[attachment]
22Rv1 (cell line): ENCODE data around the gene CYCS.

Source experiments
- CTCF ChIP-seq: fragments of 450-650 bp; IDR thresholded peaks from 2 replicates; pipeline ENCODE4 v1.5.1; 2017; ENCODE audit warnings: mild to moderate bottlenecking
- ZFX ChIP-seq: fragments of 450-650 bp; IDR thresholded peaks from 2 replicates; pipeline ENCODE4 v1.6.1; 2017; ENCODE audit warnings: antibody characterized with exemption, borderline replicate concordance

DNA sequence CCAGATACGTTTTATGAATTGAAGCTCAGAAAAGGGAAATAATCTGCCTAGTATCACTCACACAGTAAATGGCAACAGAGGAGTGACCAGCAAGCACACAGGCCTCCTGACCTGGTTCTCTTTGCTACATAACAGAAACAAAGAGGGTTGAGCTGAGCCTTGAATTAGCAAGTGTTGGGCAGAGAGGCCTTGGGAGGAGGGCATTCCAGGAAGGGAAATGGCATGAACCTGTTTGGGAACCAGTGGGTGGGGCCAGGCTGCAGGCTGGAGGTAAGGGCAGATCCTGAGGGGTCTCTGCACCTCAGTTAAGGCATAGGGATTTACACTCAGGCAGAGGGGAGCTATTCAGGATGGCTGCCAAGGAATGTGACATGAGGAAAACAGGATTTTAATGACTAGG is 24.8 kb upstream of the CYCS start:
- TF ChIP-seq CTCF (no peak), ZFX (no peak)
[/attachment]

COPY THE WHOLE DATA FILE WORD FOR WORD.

22Rv1 (cell line): ENCODE data around the gene CYCS.

Source experiments
- CTCF ChIP-seq: fragments of 450-650 bp; IDR thresholded peaks from 2 replicates; pipeline ENCODE4 v1.5.1; 2017; ENCODE audit warnings: mild to moderate bottlenecking
- ZFX ChIP-seq: fragments of 450-650 bp; IDR thresholded peaks from 2 replicates; pipeline ENCODE4 v1.6.1; 2017; ENCODE audit warnings: antibody characterized with exemption, borderline replicate concordance

DNA sequence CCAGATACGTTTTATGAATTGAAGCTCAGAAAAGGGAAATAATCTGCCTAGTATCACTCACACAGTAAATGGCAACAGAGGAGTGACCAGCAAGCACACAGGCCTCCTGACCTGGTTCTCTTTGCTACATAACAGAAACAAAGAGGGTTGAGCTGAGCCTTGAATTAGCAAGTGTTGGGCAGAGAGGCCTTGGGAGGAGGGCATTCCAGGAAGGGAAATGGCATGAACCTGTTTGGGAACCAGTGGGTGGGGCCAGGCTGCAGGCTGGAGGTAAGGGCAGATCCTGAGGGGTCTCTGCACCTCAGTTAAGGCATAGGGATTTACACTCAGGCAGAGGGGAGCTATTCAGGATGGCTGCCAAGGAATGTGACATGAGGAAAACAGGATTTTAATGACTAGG is 24.8 kb upstream of the CYCS start:
- TF ChIP-seq CTCF (no peak), ZFX (no peak)